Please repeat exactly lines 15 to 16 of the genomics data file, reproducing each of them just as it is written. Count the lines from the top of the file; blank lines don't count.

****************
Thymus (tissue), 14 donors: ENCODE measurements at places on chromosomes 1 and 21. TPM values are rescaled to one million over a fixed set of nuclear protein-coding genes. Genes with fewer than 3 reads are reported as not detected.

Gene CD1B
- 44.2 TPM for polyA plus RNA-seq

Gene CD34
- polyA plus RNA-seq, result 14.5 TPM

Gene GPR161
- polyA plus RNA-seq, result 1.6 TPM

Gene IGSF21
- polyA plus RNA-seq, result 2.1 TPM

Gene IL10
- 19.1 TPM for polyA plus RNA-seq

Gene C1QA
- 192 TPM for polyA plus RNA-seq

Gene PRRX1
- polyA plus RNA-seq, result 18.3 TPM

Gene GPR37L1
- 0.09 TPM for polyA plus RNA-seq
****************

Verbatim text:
- polyA plus RNA-seq, result 18.3 TPM

Gene GPR37L1